X-Ray

Effect of photon energy on X-ray images

I assume that everyone has had at some point the experience where less was more. Especially when dealing with computer based image postproduction. Software makes handy wonderful, or better: powerful, filters. Experienced artists know that only a pinch of something or homeopathy is a key to better results.

The same holds true in X-ray production. A maximum of energy does not provide better images. Let’s look closer at this point.

What is the influence of energy to X-ray images ?

Higher energies in X-rays mean shorter wavelengths and a higher resolution. Therefore it might seem reasonable to increase the energy in our X-ray tubes always to the maximum to produce incredible images based on a maximum resolution.

With four images below I show the influence of increased energy levels on X-ray images of a single rose. The applied energy levels are 40kV, 60kV, 90kV and 109kV. The steps of postproduction were the same in every image. Slight differences are owed to best contrast in each exposure.

Surprisingly to the novice we get an increasing loss of contrast (or less available contrast) in each image with higher energies. This effect of loosing contrast can easily be seen in this series of four X-rays and is highest at 109kV.

Rose digital X-ray photo at 40kV © Julian Köpke
Rose digital X-ray photo at 90kV © Julian Köpke
Rose digital X-ray photo at 60kV © Julian Köpke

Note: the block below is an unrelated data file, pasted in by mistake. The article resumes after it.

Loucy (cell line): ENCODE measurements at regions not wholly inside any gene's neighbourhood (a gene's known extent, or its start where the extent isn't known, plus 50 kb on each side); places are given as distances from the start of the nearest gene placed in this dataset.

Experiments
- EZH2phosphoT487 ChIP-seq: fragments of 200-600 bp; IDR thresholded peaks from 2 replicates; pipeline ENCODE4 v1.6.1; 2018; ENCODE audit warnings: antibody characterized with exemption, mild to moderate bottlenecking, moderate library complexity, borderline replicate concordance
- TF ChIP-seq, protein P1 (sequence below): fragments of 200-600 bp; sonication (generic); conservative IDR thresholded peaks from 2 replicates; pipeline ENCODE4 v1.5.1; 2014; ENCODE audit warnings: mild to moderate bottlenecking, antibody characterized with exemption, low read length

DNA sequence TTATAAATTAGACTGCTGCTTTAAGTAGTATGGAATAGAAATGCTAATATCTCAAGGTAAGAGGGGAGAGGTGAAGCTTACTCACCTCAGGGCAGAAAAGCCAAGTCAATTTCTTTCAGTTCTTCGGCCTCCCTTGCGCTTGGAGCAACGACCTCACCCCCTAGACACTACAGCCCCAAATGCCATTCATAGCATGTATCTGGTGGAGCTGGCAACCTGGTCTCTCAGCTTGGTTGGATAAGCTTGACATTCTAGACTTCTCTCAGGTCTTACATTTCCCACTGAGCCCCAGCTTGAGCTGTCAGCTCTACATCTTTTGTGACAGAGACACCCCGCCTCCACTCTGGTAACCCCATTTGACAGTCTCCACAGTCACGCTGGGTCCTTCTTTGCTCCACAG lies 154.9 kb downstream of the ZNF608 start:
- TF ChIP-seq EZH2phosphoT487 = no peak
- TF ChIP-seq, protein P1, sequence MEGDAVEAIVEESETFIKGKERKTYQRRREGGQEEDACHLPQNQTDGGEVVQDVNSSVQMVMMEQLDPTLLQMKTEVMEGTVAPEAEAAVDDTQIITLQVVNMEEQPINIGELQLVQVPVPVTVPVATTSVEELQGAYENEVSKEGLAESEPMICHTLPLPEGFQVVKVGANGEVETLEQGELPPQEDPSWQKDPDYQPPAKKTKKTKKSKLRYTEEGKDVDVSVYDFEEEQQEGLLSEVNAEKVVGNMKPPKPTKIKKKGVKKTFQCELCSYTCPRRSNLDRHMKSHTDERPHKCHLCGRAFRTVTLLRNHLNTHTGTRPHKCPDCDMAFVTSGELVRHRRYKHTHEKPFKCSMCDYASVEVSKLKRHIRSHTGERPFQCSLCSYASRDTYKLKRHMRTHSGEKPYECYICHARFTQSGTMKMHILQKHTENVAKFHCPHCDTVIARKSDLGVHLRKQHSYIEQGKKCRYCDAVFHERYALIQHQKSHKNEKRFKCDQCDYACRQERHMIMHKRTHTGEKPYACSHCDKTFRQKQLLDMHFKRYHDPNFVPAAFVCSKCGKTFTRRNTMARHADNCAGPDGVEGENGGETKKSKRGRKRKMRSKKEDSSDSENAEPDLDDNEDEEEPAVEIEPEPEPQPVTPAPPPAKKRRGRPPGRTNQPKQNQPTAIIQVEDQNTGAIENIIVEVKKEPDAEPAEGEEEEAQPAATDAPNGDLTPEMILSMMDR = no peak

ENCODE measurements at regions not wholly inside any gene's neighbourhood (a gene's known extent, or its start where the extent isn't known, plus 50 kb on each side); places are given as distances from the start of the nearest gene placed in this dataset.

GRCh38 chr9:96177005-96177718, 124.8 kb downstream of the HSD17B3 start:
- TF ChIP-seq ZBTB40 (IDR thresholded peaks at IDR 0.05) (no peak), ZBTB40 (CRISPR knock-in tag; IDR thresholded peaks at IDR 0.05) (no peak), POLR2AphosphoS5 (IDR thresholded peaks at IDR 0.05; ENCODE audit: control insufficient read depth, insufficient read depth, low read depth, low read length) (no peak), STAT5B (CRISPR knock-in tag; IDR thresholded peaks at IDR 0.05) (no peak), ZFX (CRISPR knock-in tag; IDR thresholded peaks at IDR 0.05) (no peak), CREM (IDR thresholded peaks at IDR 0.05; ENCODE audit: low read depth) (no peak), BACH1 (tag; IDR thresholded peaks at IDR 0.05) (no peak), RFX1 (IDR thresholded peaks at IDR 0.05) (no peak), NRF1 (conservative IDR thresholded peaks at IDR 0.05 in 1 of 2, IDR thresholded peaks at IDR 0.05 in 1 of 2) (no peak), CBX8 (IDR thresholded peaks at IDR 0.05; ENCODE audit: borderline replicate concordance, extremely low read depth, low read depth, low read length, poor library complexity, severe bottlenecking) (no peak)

Rose digital X-ray photo at 109kV © Julian Köpke

The explanation for less available contrast with higher energies is the following physical effect: the more photons have shorter wavelengths the more photons run unaffected through the object down onto the sensor. With all photons running through without any hindrance the sensor would show a homogenous gray value.

Every structure looses contrast when turning to higher energies. The optimum for a structure is found by experience and varies significantly.

In the medical field the applied energy strongly depends on the purpose of the examination and the structural demands to be diagnosed.

The above demonstrated meaningless low contrast for our single rose at 109kV doesn’t hold true at all in radiology. Radiologists use frequently 125kV for a chest film to get reproducibly valuable contrast in most patients.

I like to make things visible the naked eye isn't able to see. That's part of my profession as a radiologist, too.

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